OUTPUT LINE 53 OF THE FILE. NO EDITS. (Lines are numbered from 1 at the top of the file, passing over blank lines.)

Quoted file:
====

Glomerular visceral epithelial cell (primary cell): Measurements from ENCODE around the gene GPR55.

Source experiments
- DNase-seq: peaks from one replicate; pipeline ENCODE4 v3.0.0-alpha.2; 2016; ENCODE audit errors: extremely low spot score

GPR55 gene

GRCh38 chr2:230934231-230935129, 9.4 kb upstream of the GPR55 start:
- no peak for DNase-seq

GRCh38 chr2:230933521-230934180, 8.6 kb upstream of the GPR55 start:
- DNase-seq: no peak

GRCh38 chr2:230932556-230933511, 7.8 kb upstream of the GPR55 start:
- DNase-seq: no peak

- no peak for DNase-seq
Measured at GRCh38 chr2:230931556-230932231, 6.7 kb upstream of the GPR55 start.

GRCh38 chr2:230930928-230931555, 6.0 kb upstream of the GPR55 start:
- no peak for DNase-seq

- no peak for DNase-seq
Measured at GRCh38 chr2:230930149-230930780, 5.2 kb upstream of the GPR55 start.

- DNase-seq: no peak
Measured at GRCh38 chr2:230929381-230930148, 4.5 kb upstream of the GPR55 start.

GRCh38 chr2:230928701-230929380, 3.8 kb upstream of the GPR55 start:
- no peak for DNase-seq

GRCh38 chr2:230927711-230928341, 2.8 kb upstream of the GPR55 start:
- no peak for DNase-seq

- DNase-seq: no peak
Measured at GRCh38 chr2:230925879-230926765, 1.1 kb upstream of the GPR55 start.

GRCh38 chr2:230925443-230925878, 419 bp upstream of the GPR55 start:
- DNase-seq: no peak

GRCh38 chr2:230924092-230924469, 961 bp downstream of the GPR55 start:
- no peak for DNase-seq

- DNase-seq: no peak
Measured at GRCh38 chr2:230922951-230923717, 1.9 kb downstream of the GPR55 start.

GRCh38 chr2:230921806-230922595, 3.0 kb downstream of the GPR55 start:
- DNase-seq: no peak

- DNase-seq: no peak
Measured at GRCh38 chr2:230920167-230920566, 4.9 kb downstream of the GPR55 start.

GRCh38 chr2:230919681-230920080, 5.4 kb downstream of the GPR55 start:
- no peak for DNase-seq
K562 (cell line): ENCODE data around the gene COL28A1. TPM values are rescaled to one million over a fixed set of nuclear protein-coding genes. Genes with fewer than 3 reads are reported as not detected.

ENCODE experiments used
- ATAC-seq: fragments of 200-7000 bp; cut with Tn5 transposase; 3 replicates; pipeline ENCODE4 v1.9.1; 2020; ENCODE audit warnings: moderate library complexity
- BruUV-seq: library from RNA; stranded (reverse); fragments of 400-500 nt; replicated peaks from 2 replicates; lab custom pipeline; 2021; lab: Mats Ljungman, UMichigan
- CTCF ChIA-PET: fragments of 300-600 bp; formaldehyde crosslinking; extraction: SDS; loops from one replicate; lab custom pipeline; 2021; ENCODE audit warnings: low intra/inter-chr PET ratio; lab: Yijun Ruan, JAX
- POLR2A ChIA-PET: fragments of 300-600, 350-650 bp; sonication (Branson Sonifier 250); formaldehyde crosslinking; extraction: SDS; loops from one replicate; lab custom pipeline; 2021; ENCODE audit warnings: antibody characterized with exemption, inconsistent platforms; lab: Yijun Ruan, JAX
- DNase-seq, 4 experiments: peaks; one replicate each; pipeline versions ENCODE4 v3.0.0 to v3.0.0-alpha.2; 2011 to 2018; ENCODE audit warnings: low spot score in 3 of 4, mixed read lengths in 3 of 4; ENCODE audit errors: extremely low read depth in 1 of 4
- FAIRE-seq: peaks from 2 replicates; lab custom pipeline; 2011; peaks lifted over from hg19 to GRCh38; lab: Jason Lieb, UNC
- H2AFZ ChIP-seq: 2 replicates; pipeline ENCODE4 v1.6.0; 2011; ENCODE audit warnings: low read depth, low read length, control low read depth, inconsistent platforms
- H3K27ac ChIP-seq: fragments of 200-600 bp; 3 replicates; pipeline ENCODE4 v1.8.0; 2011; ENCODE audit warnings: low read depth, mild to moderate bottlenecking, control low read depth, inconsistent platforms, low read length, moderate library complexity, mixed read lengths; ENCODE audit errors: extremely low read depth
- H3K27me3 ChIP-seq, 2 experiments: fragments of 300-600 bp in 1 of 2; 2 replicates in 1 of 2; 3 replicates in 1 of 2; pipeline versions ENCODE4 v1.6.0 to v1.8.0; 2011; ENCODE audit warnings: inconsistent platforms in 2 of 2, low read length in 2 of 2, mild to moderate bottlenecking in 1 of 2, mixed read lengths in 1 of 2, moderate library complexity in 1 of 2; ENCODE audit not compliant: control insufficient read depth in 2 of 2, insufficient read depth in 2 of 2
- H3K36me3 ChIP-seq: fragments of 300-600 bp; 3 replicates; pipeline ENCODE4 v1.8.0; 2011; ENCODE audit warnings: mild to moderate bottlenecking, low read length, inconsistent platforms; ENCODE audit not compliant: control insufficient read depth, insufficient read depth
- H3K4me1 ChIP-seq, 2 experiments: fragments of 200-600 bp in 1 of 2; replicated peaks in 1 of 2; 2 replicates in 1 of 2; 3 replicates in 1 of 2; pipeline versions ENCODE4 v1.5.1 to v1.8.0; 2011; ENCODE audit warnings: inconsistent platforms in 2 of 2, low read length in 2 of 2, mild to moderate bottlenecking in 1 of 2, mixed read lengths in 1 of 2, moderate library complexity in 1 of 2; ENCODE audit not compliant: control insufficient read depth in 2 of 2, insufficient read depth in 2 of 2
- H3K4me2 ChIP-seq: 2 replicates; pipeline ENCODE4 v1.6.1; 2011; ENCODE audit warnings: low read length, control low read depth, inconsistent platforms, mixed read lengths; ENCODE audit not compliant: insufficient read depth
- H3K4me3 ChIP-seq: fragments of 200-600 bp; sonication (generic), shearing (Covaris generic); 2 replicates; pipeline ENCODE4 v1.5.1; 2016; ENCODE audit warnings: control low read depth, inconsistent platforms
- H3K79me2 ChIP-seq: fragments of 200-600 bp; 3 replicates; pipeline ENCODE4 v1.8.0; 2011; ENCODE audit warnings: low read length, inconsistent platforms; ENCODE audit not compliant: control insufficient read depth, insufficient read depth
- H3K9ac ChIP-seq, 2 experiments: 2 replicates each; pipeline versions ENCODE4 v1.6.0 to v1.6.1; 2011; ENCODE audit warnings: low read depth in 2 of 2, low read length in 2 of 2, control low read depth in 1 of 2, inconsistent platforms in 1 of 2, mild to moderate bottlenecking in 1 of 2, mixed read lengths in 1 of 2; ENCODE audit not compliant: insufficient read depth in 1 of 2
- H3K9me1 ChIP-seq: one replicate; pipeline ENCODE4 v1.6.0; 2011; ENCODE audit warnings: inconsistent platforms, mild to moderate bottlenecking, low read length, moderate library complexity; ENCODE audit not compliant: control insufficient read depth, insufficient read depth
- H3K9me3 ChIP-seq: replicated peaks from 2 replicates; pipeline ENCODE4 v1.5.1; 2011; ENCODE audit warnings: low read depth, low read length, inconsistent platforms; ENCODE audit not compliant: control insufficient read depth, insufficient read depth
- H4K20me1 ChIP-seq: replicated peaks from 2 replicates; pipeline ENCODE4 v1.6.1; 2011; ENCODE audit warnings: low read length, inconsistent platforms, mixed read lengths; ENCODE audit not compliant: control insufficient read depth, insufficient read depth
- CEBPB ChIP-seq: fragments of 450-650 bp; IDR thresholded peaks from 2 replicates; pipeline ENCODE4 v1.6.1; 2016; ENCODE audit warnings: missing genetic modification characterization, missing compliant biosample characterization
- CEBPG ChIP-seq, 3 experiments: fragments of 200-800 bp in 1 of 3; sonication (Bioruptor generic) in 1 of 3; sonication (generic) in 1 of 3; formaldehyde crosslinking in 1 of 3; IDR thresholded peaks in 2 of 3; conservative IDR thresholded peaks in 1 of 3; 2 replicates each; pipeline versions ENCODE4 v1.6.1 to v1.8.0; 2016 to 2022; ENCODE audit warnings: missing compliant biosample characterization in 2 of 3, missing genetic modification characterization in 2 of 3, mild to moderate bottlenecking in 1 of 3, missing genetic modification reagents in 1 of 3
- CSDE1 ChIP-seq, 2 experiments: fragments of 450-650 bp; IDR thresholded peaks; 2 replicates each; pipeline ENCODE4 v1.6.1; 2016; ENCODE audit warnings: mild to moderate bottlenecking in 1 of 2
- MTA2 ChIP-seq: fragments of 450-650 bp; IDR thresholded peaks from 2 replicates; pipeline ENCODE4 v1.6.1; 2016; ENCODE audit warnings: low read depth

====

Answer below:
- H3K9ac ChIP-seq, 2 experiments: 2 replicates each; pipeline versions ENCODE4 v1.6.0 to v1.6.1; 2011; ENCODE audit warnings: low read depth in 2 of 2, low read length in 2 of 2, control low read depth in 1 of 2, inconsistent platforms in 1 of 2, mild to moderate bottlenecking in 1 of 2, mixed read lengths in 1 of 2; ENCODE audit not compliant: insufficient read depth in 1 of 2